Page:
The Eagle Ford shale in Southern Texas is the second most economically viable shale play in the US. Development in the Eagle Ford only started in 2010, and most experts believe that this shale will produce for at least two decades with existing technology. A major theme in 2014 will be the development of the newer Western portion of this shale.
Rapidly growing Sanchez Energy , a small-cap producer in the Eagle Ford, is one of the companies leading that charge. Of this small company's $700 million capital budget for 2014, Sanchez will spend $295 million of it in developing the Western portions of this shale. The result should be 37 brand new wells up and running in this premier shale play.
And it gets better, too. Wells in all of Sanchez's areas of operation, with the exception of only the lower-reserve wells in the Western-most acreage, will fetch an internal rate of return of more than 20% were West Texas Intermediate oil to drop to $80. In fact, Sanchez is among the highest-margin producers in the Eagle Ford, bested only by one of its peers.
And surprisingly enough, Sanchez is actually trading at a discount to its peers. Carrizo Oil & Gas and EOG Resources, two other Eagle Ford-focused plays, trade at 2.6 and 3 times book value, respectively. Sanchez, on the other hand, trades at only 1.3 times book. While we don't know exactly how much Sanchez will grow its oil production this year, last year it managed to grow oil production by triple digits, and this year the company is drilling more wells than it did in the last. With rapid oil production growth in a premier shale play and a very reasonable valuation, Sanchez is also worth a shot.
The composition of energy production is shifting to both the shale and deepwater. Many names in these two growing sectors, however, are down on fears of modestly lower oil prices. Now is a good time to take advantage of this, and get into this secular growth at a reasonable price.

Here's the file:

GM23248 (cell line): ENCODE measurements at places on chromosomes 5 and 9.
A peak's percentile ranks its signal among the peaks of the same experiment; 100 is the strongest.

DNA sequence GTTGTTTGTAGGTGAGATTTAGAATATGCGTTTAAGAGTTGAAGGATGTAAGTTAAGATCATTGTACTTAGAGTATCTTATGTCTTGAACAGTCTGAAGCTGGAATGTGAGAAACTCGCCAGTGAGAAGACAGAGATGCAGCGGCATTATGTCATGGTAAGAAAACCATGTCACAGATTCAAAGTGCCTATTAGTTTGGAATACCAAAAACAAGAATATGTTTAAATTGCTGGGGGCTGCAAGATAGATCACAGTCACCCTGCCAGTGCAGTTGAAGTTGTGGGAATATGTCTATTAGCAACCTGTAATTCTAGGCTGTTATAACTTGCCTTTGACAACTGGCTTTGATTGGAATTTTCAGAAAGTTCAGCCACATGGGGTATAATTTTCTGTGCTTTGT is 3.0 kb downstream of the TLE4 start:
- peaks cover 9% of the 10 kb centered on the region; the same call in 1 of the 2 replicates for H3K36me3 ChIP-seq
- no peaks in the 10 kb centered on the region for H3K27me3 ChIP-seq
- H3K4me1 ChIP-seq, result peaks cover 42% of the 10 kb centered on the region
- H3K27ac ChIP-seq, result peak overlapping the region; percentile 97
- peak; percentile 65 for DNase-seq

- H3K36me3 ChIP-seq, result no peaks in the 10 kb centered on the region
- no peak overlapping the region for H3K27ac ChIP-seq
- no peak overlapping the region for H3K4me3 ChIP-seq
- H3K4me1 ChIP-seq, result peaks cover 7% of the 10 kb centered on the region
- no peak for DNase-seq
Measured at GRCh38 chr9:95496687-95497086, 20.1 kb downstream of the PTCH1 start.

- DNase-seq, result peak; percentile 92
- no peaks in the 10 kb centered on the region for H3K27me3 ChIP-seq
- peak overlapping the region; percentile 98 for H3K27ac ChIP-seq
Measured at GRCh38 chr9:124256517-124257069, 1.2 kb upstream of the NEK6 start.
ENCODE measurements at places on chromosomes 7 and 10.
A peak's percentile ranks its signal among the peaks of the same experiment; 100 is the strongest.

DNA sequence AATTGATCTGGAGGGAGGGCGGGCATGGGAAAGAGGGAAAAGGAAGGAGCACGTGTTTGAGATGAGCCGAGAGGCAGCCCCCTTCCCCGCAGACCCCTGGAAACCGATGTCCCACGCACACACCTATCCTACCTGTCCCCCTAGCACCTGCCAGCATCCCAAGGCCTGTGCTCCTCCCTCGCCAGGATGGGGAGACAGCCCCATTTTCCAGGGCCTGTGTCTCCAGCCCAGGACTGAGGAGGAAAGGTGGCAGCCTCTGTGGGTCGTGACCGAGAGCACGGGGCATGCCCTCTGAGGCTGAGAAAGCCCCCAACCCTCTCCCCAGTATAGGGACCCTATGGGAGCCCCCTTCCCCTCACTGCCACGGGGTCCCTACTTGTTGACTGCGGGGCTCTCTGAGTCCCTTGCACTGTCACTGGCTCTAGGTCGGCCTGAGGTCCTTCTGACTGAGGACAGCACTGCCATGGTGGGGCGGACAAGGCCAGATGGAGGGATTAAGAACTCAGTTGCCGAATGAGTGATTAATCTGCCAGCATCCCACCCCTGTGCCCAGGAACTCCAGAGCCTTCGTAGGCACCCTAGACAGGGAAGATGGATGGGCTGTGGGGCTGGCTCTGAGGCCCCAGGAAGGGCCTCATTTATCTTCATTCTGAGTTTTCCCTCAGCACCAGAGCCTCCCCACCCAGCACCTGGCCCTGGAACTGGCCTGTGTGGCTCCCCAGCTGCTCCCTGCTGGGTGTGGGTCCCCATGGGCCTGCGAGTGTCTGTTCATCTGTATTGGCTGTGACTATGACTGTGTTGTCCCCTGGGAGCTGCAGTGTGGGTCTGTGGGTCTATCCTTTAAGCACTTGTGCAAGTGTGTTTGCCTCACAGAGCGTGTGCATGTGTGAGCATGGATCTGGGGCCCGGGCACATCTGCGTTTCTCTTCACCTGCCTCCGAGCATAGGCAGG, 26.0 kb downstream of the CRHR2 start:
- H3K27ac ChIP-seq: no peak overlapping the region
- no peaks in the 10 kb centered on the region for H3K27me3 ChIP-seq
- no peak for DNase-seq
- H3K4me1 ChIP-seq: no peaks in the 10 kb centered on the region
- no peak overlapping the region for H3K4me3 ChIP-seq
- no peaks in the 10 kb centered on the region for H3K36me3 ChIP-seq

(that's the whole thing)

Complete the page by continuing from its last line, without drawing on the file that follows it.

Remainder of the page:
The American energy boom is just getting started
Record oil and natural gas production is revolutionizing the United States' energy position. Finding the right plays while historic amounts of capital expenditures are flooding the industry will pad your investment nest egg. For this reason, the Motley Fool is offering a comprehensive look at three energy companies set to soar during this transformation in the energy industry. To find out which three companies are spreading their wings, check out the special free report, "3 Stocks for the American Energy Bonanza." Don't miss out on this timely opportunity; click here to access your report -- it's absolutely free.
The article 2 Energy Stocks Left in the New Year's Rubble originally appeared on Fool.com.Casey Hoerth has no position in any stocks mentioned. The Motley Fool recommends Seadrill. The Motley Fool owns shares of Seadrill. Try any of our Foolish newsletter services free for 30 days. We Fools may not all hold the same opinions, but we all believe that considering a diverse range of insights makes us better investors. The Motley Fool has a disclosure policy.
Copyright © 1995 - 2014 The Motley Fool, LLC. All rights reserved. The Motley Fool has a disclosure policy.